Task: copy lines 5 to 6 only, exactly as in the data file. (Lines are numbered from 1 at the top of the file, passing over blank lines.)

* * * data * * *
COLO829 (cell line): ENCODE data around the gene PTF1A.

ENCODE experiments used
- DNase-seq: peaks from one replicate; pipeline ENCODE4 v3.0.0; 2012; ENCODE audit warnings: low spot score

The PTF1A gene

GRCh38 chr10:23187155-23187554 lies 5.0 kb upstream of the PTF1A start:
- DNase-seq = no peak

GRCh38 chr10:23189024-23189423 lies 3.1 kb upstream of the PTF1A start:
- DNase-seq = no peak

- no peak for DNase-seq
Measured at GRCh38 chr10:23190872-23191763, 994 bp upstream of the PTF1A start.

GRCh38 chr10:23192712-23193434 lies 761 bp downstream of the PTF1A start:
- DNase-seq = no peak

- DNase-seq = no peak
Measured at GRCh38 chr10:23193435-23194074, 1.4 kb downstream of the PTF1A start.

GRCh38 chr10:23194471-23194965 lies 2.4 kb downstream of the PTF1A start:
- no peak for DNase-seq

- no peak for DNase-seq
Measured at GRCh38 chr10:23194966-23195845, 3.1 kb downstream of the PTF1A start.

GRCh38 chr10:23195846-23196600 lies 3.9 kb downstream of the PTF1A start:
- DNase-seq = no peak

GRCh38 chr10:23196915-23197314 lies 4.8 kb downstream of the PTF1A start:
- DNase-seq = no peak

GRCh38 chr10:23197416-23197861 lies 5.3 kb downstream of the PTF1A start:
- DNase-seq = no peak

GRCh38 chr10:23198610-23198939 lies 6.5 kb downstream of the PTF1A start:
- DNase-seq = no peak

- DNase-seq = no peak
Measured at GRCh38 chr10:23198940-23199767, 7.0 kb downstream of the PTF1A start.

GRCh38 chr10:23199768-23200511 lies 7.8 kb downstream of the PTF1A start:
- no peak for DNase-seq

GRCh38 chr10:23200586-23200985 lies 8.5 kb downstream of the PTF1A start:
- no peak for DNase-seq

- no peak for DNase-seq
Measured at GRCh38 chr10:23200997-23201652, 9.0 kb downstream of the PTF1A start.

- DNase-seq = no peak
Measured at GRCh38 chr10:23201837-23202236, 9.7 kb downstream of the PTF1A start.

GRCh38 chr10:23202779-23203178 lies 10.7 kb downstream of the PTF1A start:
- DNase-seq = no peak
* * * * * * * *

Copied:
GRCh38 chr10:23187155-23187554 lies 5.0 kb upstream of the PTF1A start:
- DNase-seq = no peak